Ulrike Frick

BS 152906 3356

Mr. Haneke gave me that “moment” when a great work of art suddenly hits you and changes your life or even just your thinking forever.

It’s all Michael Haneke’s fault. In the late 1980s, when I was still in school, I wanted to get a taste of the Filmfest with a friend. Maybe even see a film, if we could get hold of a ticket. Somehow we ended up at the Rio movie theater and the premiere of THE SEVENTH CONTINENT. I was completely enthralled. My friend just said, “I have to remember that name — so that I never watch anything like that again.”

Thanks to my mother, who didn’t want to watch westerns and thrillers late at night on TV by herself, I already had some experience in film appreciation by this time, just more in the direction of Hitchcock and Huston, Peckinpah and Polanski. At any rate, I’d been watching whatever was playing at movie theaters since ARISTOCATS came out. But for the first time, Mr. Haneke gave me that “moment” when a great work of art suddenly hits you and changes your life or even just your thinking forever. ALL THE PRESIDENT’S MEN and the US TV series LOU GRANT later made me want to become a journalist rather than a director. But film always stayed with me.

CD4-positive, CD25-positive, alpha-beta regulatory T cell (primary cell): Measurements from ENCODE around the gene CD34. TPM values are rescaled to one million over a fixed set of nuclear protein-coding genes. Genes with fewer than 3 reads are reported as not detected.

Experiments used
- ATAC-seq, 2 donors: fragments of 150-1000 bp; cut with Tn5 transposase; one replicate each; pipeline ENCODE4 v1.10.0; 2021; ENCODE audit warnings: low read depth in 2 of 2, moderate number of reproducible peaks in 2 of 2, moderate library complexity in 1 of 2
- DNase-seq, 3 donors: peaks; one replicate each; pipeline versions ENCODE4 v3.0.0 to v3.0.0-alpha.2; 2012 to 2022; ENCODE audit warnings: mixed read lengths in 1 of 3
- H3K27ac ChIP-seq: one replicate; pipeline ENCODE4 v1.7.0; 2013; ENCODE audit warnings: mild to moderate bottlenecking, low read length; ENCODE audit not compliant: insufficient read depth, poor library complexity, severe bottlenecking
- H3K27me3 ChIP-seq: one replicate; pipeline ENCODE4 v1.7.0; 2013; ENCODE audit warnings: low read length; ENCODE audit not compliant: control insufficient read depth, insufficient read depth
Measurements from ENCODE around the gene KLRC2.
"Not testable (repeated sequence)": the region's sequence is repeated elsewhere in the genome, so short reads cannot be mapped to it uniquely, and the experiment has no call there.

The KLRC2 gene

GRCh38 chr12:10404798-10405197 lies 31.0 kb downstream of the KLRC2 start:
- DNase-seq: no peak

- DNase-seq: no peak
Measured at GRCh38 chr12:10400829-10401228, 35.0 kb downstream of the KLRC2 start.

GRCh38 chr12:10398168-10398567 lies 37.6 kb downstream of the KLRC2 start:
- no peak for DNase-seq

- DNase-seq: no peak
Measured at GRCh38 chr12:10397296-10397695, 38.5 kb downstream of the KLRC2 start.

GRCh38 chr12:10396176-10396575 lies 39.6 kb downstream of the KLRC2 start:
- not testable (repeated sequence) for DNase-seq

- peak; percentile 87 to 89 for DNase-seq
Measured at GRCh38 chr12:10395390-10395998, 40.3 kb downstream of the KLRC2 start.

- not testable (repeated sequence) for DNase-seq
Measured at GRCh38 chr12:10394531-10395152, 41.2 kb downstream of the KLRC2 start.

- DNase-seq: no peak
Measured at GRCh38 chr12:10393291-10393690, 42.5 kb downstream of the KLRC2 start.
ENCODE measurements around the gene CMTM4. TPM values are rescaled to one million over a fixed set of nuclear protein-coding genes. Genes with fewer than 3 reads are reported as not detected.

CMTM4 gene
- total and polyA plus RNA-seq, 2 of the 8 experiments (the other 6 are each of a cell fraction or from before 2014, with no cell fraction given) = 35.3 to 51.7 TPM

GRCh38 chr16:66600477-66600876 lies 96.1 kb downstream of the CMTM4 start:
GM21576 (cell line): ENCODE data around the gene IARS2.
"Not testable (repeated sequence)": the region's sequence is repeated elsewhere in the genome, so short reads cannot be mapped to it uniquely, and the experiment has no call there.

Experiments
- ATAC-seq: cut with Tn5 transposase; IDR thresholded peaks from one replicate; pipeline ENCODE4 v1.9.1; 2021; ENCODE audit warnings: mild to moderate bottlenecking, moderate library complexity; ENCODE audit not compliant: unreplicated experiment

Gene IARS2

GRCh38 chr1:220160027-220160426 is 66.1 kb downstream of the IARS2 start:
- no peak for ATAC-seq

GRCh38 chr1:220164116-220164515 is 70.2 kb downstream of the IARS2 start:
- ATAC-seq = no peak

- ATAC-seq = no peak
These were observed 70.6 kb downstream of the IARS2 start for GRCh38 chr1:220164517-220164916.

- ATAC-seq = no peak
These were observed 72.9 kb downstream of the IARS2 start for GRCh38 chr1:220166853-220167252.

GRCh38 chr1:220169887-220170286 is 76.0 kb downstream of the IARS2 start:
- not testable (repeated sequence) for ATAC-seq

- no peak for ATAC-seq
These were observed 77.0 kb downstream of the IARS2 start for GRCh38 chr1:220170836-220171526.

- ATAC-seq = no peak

After a traineeship right after graduating from high school, I studied history and German literature all the way through to a doctorate. Since then, I’ve been writing about theater, literature, film, and television, previously as a staff writer, nowadays as a freelancer. A job as editor-in-chief — because I was the only editor — of the festival magazine brought me to FILMFEST MÜNCHEN in 2003. Now, as a program curator, I am responsible for the category of German-language television. I still experience that “moment” every now and then, with movies and theater productions — by no means only with Haneke — and, despite all the criticism of German television, often with TV shows as well.